This is the last in a series of ten letters written to our local church, unbundling what we understand our future to be in the Lord. It’s vision, if you like, but more than vision in a way. It’s a way of seeing and thinking about being and doing church.
My prayer is that everyone reading these letters will be provoked in the best sense of the word, and challenged to ask themselves the hard questions around being and doing local church.
Jesus said of Himself, “I am the Alpha and the Omega, the first and the last, the beginning and the end” (Rev 22:13). All things begin and end in Him.
Which in turn means that nothing begins or ends in His church, let alone the local church. She is a means to an end, and never an end in herself. She finds herself between Heaven and earth, best serving earth by stewarding Heaven’s plans and purposes, and doing so using heaven’s means and methods.
The implications are enormous. Any message we proclaim must be His word, and not our own. Any vision we pursue must be His vision, and not our own. We being His hands and feet in this world is not some religious platitude. We are His body – hands and feet and everything else in between. My increasing suspicion is that we’ve become a little self-absorbed, focusing so on our respective roles in the body as to have lost sight of the role the body as a whole has to play in the purposes of God.
That role is ambassadorial. We are who we are and do what we do in His name, and not our own. Best we aspire to represent Him well. The flip side of the ambassadorial coin is an intercessory one. We’re not on God’s side against His world, but on God’s side for His world, no longer of it, but in it for good reason. We remain in His world for His purpose and for its sake. His agenda is salvation, the One Mediator having performed His perfect propitiatory work once for all. The Scriptures are emphatic about that. God has already reconciled His world to Himself through the cross of Christ. Our ambassadorial role announces the goodwill of Good God, and our intercession works with Him in drawing men and women into putting their trust in all that He has done. There’s no place for personal agendas or petty fiefdoms in all of this. The work of the cross is finished, but the work of the Gospel is ongoing, bringing the Kingdom, until all of Christ’s enemies are under His feet.
This all sounds so obvious as to be self-evident, but think it through with me for a moment. What of one of modern Christianity’s ubiquitous maladies – spiritual dryness. More often than not it besets the faithful who are fully involved in their local churches, bearing its burdens and carrying its loads. Jeremiah makes poignant comment on the dynamics at work: “For my people have committed two evils: they have forsaken me, the fountain of living waters, and hewed out cisterns for themselves, broken cisterns that can hold no water” (Jer 2:13). No local church has life in and of itself, and when it becomes an end in itself, it can become one of the most desolate places imaginable. Many a congregation has fished all night but caught nothing, labouring with the best of intentions, but to its own ends and in its own strength.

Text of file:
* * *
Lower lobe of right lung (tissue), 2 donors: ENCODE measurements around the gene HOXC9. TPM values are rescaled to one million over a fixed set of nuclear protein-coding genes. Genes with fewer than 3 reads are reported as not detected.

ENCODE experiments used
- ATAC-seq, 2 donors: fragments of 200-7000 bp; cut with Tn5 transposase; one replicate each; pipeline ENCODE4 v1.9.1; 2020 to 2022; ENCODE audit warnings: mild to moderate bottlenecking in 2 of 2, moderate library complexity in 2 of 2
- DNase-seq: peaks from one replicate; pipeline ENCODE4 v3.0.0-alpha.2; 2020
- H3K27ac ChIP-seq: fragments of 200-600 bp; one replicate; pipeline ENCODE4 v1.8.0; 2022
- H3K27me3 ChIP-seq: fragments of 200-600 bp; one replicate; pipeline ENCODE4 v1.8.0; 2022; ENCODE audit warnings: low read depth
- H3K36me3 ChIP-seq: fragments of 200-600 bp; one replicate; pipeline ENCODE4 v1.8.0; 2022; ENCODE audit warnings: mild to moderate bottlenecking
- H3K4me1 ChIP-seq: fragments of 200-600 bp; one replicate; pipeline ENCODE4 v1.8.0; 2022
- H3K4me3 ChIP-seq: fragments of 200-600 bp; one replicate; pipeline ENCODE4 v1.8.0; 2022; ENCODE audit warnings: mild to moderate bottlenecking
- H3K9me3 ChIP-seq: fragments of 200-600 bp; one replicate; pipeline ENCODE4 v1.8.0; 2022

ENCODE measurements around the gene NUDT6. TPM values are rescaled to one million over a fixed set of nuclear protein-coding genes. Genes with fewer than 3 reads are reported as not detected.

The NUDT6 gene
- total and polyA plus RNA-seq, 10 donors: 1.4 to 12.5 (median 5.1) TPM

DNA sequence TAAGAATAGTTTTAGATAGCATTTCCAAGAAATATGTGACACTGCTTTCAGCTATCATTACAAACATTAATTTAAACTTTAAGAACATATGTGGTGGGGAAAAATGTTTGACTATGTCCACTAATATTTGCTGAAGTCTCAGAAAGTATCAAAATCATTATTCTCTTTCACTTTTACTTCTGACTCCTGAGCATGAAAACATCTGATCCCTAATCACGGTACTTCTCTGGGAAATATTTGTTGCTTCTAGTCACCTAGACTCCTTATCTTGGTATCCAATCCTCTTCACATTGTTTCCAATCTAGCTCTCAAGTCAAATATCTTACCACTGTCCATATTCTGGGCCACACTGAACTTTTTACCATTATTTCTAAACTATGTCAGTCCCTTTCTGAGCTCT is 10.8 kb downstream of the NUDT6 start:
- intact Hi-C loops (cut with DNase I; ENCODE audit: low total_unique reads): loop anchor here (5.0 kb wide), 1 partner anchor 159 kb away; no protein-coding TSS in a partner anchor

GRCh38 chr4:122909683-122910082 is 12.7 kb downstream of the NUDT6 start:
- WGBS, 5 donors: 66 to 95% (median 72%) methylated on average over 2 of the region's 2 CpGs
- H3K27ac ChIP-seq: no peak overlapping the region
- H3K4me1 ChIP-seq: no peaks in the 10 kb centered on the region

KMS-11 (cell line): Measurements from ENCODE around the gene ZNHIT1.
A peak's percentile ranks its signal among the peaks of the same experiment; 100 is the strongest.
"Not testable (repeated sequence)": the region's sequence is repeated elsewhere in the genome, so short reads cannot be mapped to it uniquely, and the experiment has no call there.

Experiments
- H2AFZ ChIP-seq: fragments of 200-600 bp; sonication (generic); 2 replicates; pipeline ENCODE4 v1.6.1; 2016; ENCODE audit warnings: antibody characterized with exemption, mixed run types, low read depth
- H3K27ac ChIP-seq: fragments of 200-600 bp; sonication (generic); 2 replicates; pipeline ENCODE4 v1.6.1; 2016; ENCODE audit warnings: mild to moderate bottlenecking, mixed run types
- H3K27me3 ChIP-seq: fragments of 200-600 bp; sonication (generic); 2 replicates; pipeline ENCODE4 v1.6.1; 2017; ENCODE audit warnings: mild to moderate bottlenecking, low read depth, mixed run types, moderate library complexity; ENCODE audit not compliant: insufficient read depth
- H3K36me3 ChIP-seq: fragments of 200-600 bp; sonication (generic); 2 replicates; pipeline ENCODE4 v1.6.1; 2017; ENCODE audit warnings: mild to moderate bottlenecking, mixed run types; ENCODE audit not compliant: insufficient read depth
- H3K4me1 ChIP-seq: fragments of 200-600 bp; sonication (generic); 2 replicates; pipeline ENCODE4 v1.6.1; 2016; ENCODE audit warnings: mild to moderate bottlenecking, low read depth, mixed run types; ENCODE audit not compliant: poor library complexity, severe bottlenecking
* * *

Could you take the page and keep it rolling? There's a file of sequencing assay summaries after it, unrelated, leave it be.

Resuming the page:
The God-factor is a not negotiable. The word of the Lord to Zerubbabel in the days of old is as much a word to us today: “Not by might, nor by power, but by my Spirit, says the LORD of hosts” (Zech 4:6b). That flow of Spirit and life is easily tapped into; abandon the cistern of human ambition, agenda and endeavour, and remain embedded in the Fountain of Life Himself. The lesson to be learned is to live from rest; from union with God; from victory; from Life. This truth has application individually and corporately. We’re always the bride on the dance-floor of life, allowing our groom to lead. He is the initiator, we are the responders. In this dynamic vision is revelation that empowers, rather than a goal-orientation that drives. When our mind-sets correctly position us between Heaven and earth, placing us squarely on God’s redemptive team, much is clear. We know who we are, and we know why we are. From there the what and how unfurl with ease as we recognise what God is doing, and having availed ourselves to Him, simply join in.
The question then is what it is we are seeing and hearing? What is the Lord doing, and how do we join in? So explicit has the Lord been, that there can be ne‘er a doubt. The time of the Lord gathering His people is upon us. It is time to build the house. Highway Christian Church is to rise up. We are a city on a hill, and it is our time to shine.
In writing I’m rolling
up my sleeves and rounding up the troops. It’s a new day. Let Highway arise.
Promise is over her and destiny awaits her. Everyone’s invited to join in. To
reiterate what I said in my first letter: Let’s gather – in Him, to Him, with
Him and for Him. I’m asking for you to show up on Sunday mornings more often
than not, and on time at that. I’m asking you to come to the gatherings with
intent to engage. Come to lift your voice, to raise your hands, and to hug a
neighbour. Bring a friend. Drop something in the offering plate. Come to find
someone to encourage. Pray a prayer; break bread; help someone, somewhere, with
something. Do whatever your hand finds to do, and obey the Spirit as He
prompts. This is not rocket-science. And on your bad days? Come anyway!
As we do, Jesus will build His church. He will reveal what we are yet to see, teach us what we need to learn, and lead us into being a far more substantial expression of what He has in heart and mind for the local church. We’ve only just begun! It’s not our ability He seeks, but our availability. May we be numbered amongst those who fulfil the prophetic mandate of Psalm 110:3a: “Your people will offer themselves freely on the day of your power”.
So be it. Amen!